• Arkansas House Reviews Highway Funding Shortfall

    It is estimated that Americans use the highway system to make 90% of all trips. And close to 70% of all our nation’s goods are transported by trucks on our highways.

    Making sure our infrastructure can support our growing needs is a costly endeavor. Currently, the majority of highway funding in Arkansas is supported by taxes on fuel. Fuel consumption continues to decline due to more efficient vehicles. Severance tax on natural gas exploration and fees for driver’s licenses also support our roadways.

    You will likely be hearing more about the current shortfall in highway funding over the next several weeks. The Governor has stated publicly that he intends to call an Extraordinary Session to address highway funding as well as healthcare reform. House and Senate leadership have both indicated they would like to see these issues addressed in separate sessions. We will have a clearer indication on the timing of the potential sessions as we approach our Fiscal Session set for April 13.

    In the meantime, we encourage Arkansans to review the findings by a working group created by the Governor last summer. The Governor’s Working Group on Highway Funding is composed of members of the Arkansas House and Senate transportation committees, designees from integral state agencies and commissions, and individuals that have knowledge of the transportation and finance industries. This group of stakeholders first met in June 2015 and began meeting monthly in August 2015 to begin developing strategies to increase highway funding in the state.

    In their final report the group recommended a variety of options to increase revenue. These recommendations include everything from raising fuel taxes to redirecting existing general revenue to highways.

    The report states that $110 million is needed in the next three years to address the Highway and Transportation Department’s most critical needs. The report also states the department will need an additional $150 million in six to nine years to address localized traffic congestion and reduce the number of weight restricted bridges and highways.

    The House live-streamed the meetings of the working group. If you are interested to see how they came to their findings you can watch the meetings by visiting the Video Library at www.arkansashouse.org.

  • Task Force Focuses on Special Education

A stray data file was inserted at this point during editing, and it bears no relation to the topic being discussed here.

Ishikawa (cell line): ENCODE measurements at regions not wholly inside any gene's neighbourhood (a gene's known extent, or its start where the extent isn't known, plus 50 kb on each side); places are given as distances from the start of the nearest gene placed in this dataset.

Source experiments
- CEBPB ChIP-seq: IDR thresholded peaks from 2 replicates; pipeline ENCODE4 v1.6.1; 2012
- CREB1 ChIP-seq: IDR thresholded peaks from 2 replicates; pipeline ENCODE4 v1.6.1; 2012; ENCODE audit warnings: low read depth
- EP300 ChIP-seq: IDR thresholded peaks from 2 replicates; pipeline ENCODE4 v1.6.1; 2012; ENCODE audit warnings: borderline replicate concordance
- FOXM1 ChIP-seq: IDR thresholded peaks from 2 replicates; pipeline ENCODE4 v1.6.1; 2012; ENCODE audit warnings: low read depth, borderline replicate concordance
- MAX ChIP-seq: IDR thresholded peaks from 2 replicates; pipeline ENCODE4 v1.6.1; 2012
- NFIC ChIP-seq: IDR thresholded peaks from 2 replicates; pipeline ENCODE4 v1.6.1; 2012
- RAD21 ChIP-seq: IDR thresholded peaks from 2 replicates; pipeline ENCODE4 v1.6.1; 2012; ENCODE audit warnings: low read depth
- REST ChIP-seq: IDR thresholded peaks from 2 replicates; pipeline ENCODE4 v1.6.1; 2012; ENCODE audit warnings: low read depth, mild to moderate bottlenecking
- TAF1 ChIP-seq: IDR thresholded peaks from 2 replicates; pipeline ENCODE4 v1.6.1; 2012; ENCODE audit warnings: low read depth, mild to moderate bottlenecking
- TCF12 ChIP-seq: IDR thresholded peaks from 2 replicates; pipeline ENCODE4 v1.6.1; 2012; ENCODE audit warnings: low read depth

Children with special needs have gifts and talents.  Our challenge in education is to ensure these students have the tools to unleash these talents and reach their full potential. Close to 12% of all Arkansas students are enrolled in special education classes.

    Students eligible for special education include those with autism, hearing or visual impairments, emotional disturbances, or any learning disability.

    During the 2015 Regular Session, the General Assembly passed Act1485 creating the Legislative Task Force on the Best Practices for Special Education.  Since August of last year, the 21 member task force has been reviewing practices for identifying students for special education, comparing outcomes with other states, and reviewing support staff services including nurses and teachers aids.

    This week, the task force met to review its findings so far and begin to prepare a final report.

    One issue brought to their attention is the inadequate supply of appropriately licensed special education teachers who want to teach in the field.  A district that cannot find an appropriately licensed teacher must apply to the Department of Education for a waiver.  Currently, 138 districts and charter schools have requested such waivers.

    They have also learned that students with disabilities who are placed in the regular classroom for at least 80% of the school day have higher levels of proficiency than all students with disabilities collectively.

    Discipline is another important area of study for the task force.  There is a significant gap in statewide literacy assessments for students with disabilities who were removed from the classroom for disciplinary measures. The numbers show that 10% of the special education population were either suspended or expelled from school during the 2014-2015 school year.

    All of this information and more will be released in a final report in September.  This will give all members time to review the findings and propose legislation for the 2017 Regular Session.

    Education is the state’s number one fiscal priority.  We want to ensure every child, regardless of their needs, has the resources available in our schools to achieve success.  We will update you on our progress in this area in the months ahead.